I have realized over the last seven months that eliminating one’s trash has a lot to do with being able to creatively reuse materials. Of course, even in our American “throw-away” culture, certain consumer packaging items are commonly offered alternative lives before being tossed in the trash.  Everyone knows that plastic yogurt and hummus containers make great tupperware; and with a little effort, old wine corks can be assembled into a stylish bulletin board or drink coasters.

Here are a few more would-be trash items that I have found uses for.  I would love to hear ideas of how others are reusing or “upcycling” materials.

Dog food bags:
I have not been able to find bulk dog food on my island, and dog food bags cannot be recycled or composted because there is a layer of plastic lining on the inside of each bag.  I looked into making my own dog food, but it sounds like a pretty big time commitment.  So, I continue to purchase dry dog food from the store.  It happens that dog food bags make excellent containers for dry or brown compost materials.

Reusing dog food bags

Old dog food bags make great containers for dry/brown compost material

When I start harvesting my finished compost, I will be able to store it in these bags as well.

Dryer lint:
You can put dryer lint into your compost, but only if it is composed of natural fibers. Rather than worry about the composition of my clothing, I have tried a couple suggestions from folks online for reusing dryer lint.
Suggestion 1: Dryer lint = kindling.  The last time I went camping with my boyfriend, we brought some lint to use for starting the campfire.  Dryer lint happens to be very flammable and was a very successful fire starter – even with the flint and steel.

Lint flint and steel

Dryer lint is a great fire starter, even using flint and steel

Suggestion 2: Dryer lint = Great bird nest material.  Something I have yet to be successful with, however, is encouraging our local bird population to use my dryer lint for their nests.  I have tried placing our box of lint in a few places, including in a tree that I see birds frequent everyday, but there have been no takers.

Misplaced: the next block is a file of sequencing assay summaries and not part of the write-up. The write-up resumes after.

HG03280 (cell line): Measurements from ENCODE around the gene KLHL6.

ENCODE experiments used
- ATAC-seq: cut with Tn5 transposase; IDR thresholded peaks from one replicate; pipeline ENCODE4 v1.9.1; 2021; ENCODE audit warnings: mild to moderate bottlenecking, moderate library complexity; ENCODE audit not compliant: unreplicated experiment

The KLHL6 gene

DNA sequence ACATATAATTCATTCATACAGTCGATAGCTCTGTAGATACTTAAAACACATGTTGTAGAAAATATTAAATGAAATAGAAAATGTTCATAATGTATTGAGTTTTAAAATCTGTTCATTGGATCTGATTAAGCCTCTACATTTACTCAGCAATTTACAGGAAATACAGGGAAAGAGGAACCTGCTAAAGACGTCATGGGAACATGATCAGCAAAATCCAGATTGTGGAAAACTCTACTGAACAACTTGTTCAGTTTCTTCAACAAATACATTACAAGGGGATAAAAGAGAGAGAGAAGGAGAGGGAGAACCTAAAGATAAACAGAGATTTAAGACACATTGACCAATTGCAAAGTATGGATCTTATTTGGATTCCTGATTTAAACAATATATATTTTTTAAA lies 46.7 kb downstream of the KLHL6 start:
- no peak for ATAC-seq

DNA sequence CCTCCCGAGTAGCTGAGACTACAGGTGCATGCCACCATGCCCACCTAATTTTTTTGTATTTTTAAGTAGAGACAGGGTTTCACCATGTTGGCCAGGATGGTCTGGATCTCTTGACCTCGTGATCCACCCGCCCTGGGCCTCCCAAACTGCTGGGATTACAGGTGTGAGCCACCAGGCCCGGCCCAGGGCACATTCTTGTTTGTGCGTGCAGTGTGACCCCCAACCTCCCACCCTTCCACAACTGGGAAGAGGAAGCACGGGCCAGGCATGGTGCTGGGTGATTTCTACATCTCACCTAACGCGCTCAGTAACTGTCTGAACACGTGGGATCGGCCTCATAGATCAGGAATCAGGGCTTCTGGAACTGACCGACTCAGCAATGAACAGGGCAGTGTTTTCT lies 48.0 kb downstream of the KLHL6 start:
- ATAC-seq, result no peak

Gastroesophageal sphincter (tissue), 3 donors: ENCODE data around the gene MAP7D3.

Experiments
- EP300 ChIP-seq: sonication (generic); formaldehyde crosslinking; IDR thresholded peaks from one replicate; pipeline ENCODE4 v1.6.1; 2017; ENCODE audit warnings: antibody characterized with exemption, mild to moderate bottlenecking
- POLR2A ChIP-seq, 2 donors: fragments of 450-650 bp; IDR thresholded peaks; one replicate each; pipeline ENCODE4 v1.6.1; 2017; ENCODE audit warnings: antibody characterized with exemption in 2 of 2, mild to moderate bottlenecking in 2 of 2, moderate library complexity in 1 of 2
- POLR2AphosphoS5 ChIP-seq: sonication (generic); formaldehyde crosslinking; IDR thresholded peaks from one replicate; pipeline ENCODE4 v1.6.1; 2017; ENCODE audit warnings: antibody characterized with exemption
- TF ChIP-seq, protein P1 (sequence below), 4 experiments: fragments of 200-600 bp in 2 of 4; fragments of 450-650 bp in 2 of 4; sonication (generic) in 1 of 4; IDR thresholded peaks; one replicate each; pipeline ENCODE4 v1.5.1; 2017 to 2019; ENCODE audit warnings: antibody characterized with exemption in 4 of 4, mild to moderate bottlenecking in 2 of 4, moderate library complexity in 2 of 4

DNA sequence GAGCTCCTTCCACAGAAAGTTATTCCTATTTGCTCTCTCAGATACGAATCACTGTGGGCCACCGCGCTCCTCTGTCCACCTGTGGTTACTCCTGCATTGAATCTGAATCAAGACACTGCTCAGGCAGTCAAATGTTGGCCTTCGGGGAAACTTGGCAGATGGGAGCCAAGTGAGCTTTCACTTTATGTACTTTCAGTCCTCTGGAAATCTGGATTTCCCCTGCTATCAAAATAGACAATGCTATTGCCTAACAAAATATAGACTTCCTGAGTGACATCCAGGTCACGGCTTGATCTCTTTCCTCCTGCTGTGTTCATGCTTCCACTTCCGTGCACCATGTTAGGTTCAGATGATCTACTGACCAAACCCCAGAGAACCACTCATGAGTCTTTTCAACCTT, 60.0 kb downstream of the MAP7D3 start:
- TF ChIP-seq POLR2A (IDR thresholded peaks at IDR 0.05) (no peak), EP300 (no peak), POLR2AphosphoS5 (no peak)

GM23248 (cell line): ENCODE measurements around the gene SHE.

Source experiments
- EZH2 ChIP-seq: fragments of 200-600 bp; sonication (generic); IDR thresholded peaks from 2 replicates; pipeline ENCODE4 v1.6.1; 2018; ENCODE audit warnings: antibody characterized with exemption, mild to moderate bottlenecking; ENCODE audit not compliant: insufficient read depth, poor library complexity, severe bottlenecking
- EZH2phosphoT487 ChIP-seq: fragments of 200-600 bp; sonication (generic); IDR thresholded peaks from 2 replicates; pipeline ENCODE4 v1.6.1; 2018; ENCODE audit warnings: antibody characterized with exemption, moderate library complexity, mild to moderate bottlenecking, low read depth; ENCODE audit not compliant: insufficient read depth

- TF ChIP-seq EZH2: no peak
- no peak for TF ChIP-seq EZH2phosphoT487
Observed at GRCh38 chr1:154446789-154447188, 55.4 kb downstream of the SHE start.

lint in a tree

"Bird nest material - free for the taking!"

I even tried to make it a bit more natural and placed some directly on the tree.

Plumeria lint tree

Plumeria lint tree

That technique did not work either.  If anyone has tried this and has been successful – I would love some tips.

Ziplock bags:
I don’t need to explain the many ways to use and reuse Ziplock bags.  Currently my stash of Ziplock bags have become essential to helping sooth a former shoulder injury during this summer’s swimming season.  Since my gel pack ripped last year, I have been using Ziplock bags with crushed ice – ultimately wasting a lot of ice and water.  A roommate clued me into the fact that you can make your own reusable gel-like ice packs using Ziplock bags, water and alcohol (thanks Cori!).  I found a recipe online, tried it out, and it worked!  After about four hours in the freezer, I had homemade ice packs that were flexible like the gel packs you buy at the store.  This is one of several recipes that I found on the Tipnut website:

Reusable gel type ice packs:
2 cups water
1/3 cup vodka (80 proof)
Food coloring (any color you like)
Ziploc Freezer Bag

Pour liquids into ziploc freezer bag, add food coloring (you’ll know at a glance that it’s your ice pack and not something to consume) and freeze. Makes a nice gel type icepack.

When taking ice packs from freezer to use, wrap in towel first before applying to body. If ice packs freeze too hard and aren’t slushy, simply allow the ice to melt in bag then add more alcohol.

ice packs

Mix vodka and water and put into a ziplock bag

home-made ice pack

Freeze for four hours and your ice pack is ready to use

Other “reuse to reduce” ideas:

Zero waste conference:  Large gatherings, such as conferences, are notorious for generating lots of waste.  Besides the disposable coffee cups and eating ware, participants are many times given things that they rarely use after the conference, like bags and name tags.  A colleague in my office is working on a zero-waste plan for an upcoming conference which includes gathering name tag lanyards to reuse and give out to participants.

Lanyard recycling

Reusing lanyards to reduce conference waste

Tea leaf strainers:  I have finally bought a tea ball and a tea strainer at a kitchen store that I can reuse again and again with loose leaf tea.  The bulk loose leaf tea was more difficult to find, but they sell some nice varieties at “Down To Earth” in Kailua in the bulk spice section.  I even found a couple chai spiced varieties.

tea ball

Reusing a tea ball means no more packaging

Re-use building materials:  It seems a shame that the materials of a house or other building just go to waste after it is demolished.  Not only is a lot of trash produced, but a lot of resources wasted as well.  Since 2007, however, Re-use Hawaii has been offering a green alternative to demolition: deconstruction. According to their website, Re-use Hawaii has performed over 100 deconstruction projects and has kept over 1000 tons of material from entering the landfill on Oahu.  They stock a wide variety of items and even suggestions for how to reuse some of the items.  Check out what they have in stock at their warehouse.

Reuse Hawaii

Re-use Hawaii salvages and sells building material

Anyone have experiences reusing materials that most people dump in the trash? I would love to hear about them!